CFP: The Reception of Rome and the Construction of Western Homosexual Identities

Seen on the Classicists list:

The Reception of Rome and the Construction of Western Homosexual
Call for Papers

An international conference to be held at Durham University, 17th-18th
April 2012, under the auspices of the Centre for the Study of the
Classical Tradition.

Confirmed speakers include: David Halperin (U Michigan), Ralph J. Hexter
(University of California), Caroline Vout (Cambridge), Craig Williams
(Brooklyn, CUNY).

This conference will analyse the importance of ancient Rome in
constructing Western homosexual identities. Much scholarship exists on
the contribution of ancient Greek culture and literature to discourses
of homosexuality, but the originary contribution of Rome has been
overlooked. It matters, however, not least because of its impact and
presence during the ‘Latin Middle Ages’ and beyond. Latin literature
provides the best known versions of homosexual myths such as Orpheus,
Narcissus, Iphis and Ianthe (collected in that mythological compendium,
Ovid’s Metamorphoses) and explores distinctively Roman homosexual
relationships (for instance, Virgil’s Nisus and Euryalus), to which a
multitude of later artists have responded. Conversely, authors such as
Juvenal and Martia censure homosexual behaviour. There have also been
many influential instances of homosexuality from Roman history, from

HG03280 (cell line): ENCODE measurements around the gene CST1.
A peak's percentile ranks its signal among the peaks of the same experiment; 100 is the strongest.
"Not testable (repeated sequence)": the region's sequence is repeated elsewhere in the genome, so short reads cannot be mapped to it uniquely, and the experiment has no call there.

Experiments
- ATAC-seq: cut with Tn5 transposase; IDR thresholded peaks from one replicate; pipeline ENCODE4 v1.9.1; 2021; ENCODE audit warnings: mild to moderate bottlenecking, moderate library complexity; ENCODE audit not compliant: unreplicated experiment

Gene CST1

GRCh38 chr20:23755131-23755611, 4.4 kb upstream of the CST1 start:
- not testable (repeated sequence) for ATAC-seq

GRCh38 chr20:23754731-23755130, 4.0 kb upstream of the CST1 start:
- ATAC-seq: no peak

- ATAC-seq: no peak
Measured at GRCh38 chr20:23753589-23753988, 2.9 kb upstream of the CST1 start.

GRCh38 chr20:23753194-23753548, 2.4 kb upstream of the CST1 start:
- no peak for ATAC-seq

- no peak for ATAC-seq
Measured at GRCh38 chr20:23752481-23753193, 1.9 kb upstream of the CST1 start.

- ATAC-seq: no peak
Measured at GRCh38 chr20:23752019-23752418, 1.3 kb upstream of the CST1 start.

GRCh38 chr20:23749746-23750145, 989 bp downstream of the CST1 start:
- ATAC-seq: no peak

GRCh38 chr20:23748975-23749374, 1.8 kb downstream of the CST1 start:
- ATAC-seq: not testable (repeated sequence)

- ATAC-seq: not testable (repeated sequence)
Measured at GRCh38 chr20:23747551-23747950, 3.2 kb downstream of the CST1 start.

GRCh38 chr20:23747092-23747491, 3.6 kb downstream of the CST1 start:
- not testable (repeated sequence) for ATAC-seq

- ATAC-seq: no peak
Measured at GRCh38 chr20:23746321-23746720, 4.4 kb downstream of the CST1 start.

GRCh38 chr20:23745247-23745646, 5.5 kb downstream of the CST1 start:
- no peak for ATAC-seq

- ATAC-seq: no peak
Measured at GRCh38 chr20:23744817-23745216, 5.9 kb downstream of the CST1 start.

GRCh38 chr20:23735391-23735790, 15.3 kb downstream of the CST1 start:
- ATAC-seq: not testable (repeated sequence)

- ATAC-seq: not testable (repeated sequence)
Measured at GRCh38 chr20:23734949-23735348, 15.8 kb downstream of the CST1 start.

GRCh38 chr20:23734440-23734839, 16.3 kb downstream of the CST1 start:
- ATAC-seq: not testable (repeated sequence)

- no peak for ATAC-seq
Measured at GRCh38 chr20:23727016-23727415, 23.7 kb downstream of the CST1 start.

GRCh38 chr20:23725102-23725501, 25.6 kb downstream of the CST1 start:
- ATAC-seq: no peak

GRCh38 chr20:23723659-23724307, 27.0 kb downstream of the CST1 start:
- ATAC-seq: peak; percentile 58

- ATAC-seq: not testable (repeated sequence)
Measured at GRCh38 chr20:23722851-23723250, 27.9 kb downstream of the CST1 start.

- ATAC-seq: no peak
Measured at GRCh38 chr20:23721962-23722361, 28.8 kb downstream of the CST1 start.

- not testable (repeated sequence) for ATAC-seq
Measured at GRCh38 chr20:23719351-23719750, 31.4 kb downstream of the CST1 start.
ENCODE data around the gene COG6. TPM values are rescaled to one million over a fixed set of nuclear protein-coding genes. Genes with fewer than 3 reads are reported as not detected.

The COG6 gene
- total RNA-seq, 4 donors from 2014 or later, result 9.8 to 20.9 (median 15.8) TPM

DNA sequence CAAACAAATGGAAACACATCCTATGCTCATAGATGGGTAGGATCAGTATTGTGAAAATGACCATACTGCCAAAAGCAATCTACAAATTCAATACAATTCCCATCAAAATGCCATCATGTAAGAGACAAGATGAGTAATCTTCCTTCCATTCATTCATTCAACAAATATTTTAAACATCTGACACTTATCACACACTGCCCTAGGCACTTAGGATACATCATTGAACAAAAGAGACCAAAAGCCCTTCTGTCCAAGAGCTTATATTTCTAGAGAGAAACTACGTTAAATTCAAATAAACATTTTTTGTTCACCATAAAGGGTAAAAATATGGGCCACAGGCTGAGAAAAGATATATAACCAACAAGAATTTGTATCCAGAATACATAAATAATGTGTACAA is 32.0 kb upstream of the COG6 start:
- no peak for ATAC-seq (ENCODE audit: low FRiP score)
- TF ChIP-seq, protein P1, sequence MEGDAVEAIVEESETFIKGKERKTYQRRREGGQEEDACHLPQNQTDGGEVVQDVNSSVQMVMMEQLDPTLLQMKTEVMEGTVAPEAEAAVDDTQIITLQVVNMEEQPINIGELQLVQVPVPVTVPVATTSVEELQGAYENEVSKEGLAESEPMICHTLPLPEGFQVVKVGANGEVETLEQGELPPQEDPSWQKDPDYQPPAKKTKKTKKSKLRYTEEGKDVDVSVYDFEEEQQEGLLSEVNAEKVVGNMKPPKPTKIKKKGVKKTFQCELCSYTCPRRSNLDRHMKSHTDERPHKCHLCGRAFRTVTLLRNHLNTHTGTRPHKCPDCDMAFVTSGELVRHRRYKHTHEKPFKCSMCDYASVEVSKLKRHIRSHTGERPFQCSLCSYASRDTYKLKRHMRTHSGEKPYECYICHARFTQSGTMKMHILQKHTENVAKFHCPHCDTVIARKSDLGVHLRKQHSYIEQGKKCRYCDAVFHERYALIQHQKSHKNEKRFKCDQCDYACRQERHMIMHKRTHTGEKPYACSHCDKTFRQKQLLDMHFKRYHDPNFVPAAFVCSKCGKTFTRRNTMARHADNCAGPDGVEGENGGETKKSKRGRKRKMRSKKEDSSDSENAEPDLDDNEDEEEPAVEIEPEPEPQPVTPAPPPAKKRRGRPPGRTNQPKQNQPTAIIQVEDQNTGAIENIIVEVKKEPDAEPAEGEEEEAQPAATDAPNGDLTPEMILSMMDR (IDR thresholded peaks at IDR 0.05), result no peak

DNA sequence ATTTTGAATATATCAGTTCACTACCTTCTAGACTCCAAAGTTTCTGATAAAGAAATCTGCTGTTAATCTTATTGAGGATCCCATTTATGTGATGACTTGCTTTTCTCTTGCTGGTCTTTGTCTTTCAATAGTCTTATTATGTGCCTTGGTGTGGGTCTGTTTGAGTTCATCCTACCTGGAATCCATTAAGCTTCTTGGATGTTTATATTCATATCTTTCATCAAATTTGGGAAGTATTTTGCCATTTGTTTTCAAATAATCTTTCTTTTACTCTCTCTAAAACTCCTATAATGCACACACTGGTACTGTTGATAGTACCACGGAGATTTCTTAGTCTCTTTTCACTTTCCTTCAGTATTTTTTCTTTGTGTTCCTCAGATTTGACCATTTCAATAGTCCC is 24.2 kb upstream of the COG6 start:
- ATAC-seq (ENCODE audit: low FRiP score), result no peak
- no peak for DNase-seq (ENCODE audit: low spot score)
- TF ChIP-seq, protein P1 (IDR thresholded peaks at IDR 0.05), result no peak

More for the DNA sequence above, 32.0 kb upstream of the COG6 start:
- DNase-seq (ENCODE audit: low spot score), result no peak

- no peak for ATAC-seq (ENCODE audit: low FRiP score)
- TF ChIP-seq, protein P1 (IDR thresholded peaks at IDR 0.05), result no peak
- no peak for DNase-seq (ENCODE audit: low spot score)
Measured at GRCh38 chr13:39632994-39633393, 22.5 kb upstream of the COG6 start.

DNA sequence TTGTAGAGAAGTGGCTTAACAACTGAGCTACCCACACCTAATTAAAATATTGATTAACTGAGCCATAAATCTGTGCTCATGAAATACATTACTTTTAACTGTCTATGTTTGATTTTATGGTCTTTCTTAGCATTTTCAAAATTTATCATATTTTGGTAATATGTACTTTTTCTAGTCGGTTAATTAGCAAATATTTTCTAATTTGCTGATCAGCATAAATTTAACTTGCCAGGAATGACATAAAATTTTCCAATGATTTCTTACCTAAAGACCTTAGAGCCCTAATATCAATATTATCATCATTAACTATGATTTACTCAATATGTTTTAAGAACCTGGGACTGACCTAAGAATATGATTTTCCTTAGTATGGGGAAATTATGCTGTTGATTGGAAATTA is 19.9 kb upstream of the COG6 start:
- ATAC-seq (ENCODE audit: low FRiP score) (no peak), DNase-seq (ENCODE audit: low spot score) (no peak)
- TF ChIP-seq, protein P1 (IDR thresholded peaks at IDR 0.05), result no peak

allegations that the youthful Julius Caesar was the ‘queen of Bithynia’
to the celebrated relationship between the emperor Hadrian and Antinous.

This one-off international conference aims to bring together scholars
working in a range of fields (Classics, Reception Studies, Queer
Studies, Modern Languages, Comparative Literature, Art History) to
assess the broad impact of Roman culture on the construction of Western
homosexual identities. Exploring this previously neglected area will
afford scholarship a better understanding of the ways in which the
reception of Roman and Greek culture are different and the importance of
Rome as a model for later artists with homosexual leanings and,
conversely, the attempted erasure of Roman homosexuality in societies
where Rome is idealised. It is hoped that a wide variety of media,
approaches, and research interests will be represented, particularly
from those working outside the discipline of Classics, and that
contributions will result in a substantial publication.

Proposals for papers of 30 minutes should include a title and an
abstract of no more than 500 words, and should be received by 20 May
2011; submissions from postgraduate students are particularly welcome.

Proposals for papers and further enquiries should be sent to Dr Jennifer
Ingleheart (jennifer.ingleheart AT, Department of Classics
and Ancient History, 38 North Bailey, Durham University, Durham, UNITED

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